Ferroan granitoid intrusions are rare in the Archaean rock record, but have played a large role in the evolution of the Proterozoic crust, particular in relation to anorthosite-mangerite-charnockite-granite suites. Here we discuss the petrogenesis of the ca. 2785–2805 Ma ferroan Ilivertalik Intrusive Complex, which has many geochemical similarities to Proterozoic iron rich granitoids. We present major and trace element whole rock chemistry and combined in-situ zircon U-Pb, Hf and O isotope data. The intrusive complex divides into: (i) minor tabular units of mainly diorite-tonalite compositions, which are typically situated along contacts to the host basement and (ii) interior larger, bodies of mainly granite-granodiorite composition. Geochemically these two unites display continuous to semi-continuous trends in Haker-diagrams. Whole rock REE enrichment display increases from Yb to La, from 10–25 to 80–100 times chondrite, respectively. The diorite-tonalite samples are generally more enriched in REE compared to the granite-granodiorite samples. The complex has hafnium isotope compositions from around +1.5 to −2.5 epsilon units and δ18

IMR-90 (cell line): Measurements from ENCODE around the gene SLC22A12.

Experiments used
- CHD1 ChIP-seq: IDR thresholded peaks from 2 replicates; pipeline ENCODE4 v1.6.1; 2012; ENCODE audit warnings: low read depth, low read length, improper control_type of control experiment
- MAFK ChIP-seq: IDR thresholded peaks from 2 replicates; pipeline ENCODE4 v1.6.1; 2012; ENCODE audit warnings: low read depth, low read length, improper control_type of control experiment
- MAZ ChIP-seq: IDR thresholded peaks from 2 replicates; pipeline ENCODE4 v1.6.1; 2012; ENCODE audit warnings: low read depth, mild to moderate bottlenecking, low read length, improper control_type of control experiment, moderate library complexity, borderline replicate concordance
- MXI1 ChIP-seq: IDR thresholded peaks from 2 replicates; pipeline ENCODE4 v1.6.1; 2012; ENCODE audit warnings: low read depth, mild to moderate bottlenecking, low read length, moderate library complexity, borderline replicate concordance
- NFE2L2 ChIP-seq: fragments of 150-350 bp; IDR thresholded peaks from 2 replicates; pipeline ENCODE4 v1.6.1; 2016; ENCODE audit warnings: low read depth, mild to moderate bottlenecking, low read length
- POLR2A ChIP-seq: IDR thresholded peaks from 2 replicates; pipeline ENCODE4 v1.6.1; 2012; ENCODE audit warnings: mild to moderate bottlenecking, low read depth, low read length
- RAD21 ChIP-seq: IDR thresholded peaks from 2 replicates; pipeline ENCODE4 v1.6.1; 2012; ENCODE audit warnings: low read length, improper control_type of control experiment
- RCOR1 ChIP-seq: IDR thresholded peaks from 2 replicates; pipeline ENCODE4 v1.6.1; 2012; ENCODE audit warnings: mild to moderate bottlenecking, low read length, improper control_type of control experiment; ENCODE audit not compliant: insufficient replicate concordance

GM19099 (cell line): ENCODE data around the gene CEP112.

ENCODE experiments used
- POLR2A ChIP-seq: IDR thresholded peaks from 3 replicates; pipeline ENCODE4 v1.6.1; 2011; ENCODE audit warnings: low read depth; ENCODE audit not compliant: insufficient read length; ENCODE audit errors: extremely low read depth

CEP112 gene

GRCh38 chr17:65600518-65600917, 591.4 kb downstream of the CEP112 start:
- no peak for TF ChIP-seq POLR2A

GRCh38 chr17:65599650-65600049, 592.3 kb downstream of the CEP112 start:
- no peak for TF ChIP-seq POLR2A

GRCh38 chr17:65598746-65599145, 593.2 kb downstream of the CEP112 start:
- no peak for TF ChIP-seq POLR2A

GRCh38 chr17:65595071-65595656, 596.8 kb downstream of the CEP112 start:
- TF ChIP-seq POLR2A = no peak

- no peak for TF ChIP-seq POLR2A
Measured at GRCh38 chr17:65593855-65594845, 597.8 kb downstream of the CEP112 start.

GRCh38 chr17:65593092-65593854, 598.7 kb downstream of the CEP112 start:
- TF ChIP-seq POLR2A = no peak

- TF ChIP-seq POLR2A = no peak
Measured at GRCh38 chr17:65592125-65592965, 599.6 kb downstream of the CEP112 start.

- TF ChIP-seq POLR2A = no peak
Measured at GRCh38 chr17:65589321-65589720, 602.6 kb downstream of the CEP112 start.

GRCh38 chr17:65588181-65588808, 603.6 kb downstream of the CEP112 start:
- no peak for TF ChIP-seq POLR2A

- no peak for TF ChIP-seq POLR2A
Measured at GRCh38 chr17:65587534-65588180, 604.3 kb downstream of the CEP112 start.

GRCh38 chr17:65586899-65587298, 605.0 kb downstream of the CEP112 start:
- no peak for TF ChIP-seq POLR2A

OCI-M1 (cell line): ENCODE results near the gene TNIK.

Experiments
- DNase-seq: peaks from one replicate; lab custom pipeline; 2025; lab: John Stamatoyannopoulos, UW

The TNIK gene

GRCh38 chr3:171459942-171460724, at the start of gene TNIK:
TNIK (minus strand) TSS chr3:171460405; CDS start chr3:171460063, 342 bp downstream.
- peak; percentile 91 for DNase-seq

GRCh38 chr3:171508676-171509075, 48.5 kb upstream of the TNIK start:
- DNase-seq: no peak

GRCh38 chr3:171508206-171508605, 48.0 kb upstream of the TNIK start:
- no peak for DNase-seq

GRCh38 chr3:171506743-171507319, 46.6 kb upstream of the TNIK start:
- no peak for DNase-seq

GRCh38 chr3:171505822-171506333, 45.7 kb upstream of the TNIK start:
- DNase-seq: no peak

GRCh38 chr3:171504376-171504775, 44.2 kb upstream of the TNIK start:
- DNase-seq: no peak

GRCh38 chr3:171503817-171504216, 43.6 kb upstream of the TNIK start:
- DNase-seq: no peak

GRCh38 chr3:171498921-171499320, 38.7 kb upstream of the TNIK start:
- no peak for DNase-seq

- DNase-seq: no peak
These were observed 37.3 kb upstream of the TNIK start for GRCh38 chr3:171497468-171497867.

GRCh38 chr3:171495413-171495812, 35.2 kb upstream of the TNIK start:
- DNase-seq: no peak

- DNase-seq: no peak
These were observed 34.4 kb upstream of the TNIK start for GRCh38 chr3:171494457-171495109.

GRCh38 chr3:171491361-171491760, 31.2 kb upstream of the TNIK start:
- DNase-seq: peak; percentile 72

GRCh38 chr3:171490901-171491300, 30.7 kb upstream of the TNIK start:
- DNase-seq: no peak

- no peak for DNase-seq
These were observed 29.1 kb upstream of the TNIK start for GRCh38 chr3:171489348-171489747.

O compositions in the range of 6.3 to 6.6‰. The complex is interpreted to be derived from partial melting in a crustal source region during anomalously high crustal temperatures.
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